My First Audit
Jackie Zusi-Russell, Program Assitant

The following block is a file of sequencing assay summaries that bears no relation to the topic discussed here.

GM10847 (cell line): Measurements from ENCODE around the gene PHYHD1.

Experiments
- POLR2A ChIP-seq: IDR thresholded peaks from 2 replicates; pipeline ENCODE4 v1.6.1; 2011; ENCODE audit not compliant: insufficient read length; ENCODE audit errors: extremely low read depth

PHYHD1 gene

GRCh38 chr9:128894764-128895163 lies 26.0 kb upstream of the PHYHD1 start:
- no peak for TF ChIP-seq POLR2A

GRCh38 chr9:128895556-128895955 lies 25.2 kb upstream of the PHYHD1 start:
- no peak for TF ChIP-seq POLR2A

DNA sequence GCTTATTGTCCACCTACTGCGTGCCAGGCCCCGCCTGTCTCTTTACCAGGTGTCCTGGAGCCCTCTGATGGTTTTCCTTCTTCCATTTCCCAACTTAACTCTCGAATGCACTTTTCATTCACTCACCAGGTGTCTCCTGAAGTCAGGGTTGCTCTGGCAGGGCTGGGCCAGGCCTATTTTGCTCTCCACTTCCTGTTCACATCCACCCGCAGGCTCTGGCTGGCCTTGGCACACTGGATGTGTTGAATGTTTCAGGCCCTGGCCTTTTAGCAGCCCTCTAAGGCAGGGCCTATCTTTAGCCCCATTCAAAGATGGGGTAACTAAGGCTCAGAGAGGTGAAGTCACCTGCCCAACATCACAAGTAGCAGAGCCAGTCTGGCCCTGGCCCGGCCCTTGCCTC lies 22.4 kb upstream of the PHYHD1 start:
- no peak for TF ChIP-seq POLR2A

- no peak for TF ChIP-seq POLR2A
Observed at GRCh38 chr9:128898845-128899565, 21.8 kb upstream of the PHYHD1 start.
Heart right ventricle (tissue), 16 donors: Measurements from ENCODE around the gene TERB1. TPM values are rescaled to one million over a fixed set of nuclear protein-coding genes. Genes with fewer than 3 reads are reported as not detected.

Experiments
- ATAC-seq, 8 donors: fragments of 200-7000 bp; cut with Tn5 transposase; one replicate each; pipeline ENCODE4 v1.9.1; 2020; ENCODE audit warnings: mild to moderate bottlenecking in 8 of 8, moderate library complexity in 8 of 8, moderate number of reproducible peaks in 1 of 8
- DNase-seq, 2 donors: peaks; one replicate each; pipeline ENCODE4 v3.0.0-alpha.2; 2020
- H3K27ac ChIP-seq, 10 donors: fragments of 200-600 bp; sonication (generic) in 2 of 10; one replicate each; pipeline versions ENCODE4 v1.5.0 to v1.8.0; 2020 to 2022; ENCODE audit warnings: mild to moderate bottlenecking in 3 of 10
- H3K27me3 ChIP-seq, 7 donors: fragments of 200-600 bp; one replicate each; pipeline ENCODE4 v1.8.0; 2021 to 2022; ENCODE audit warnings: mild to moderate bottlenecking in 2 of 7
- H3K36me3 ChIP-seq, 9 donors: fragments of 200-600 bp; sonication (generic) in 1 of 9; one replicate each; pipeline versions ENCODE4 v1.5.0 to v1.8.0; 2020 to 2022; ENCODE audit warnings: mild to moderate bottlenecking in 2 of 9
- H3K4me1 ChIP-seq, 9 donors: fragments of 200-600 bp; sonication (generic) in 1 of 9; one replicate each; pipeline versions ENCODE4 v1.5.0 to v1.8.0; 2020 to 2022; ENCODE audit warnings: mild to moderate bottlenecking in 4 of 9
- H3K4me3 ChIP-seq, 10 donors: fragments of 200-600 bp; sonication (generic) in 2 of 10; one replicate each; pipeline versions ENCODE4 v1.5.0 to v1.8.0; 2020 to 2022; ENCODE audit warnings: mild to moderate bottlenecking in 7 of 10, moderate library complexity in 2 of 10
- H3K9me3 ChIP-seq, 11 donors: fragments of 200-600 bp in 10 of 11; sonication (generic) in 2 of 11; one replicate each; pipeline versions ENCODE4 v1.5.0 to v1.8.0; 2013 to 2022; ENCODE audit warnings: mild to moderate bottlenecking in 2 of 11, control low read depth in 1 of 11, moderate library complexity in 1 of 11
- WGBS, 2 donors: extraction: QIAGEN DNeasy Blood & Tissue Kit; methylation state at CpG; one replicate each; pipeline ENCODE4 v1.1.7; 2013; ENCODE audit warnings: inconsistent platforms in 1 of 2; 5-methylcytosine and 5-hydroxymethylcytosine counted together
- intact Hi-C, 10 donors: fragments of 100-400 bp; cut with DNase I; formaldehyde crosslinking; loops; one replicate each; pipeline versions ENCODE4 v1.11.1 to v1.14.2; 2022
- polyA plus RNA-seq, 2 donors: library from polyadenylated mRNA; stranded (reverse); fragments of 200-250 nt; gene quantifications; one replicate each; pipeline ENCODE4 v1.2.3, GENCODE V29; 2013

After working for EnergyFit Nevada for a year, I still didn’t have a full understanding of all the work that goes in to the entire process. Having the opportunity to go on on site for both an assessment and test out helped me understand and put all the pieces together for what goes in to our program. At first I was extremely confused, the auditor pulled out this giant door/tarp and fan like contraption I later found out was a blower door. The blower door depressurizes the home to test for any air leakage in the home. The amount of air leakage is based on how much air from the fan is needed to depressurize the home. After the blower door test was done, the auditor pulled out another tool that looked like it was a top secret spy device. To my disappointment, it was not a top secret spy device, but merely an infrared camera. The infrared camera is used to scan walls, doors and windows to find any cracks, lack of insulation or poor sealing. The infrared camera has a small screen on the front, similar to how an x-ray would look, but in color, red, orange or yellow means an area is hot whereas blues and purples indicates cold. Areas with red, orange or yellow mean that there is either poor sealing, lack of insulation or a giant hole (like when scanning a window). In addition to testing for air leakage and insulation, there are also safety issues when assessing a home. If the home has any gas appliances a combustion appliance zone (CAZ) test must be performed. A monoxor is used to test for any leakage and CO levels in the home. CAZ testing is one of the more important tests because of the health and safety repercussions if anything out of the ordinary is found. Being able to go on site and watch our partners in action gave me a greater understanding of our process as an organization and helped me grasp more than just the paperwork side of the process.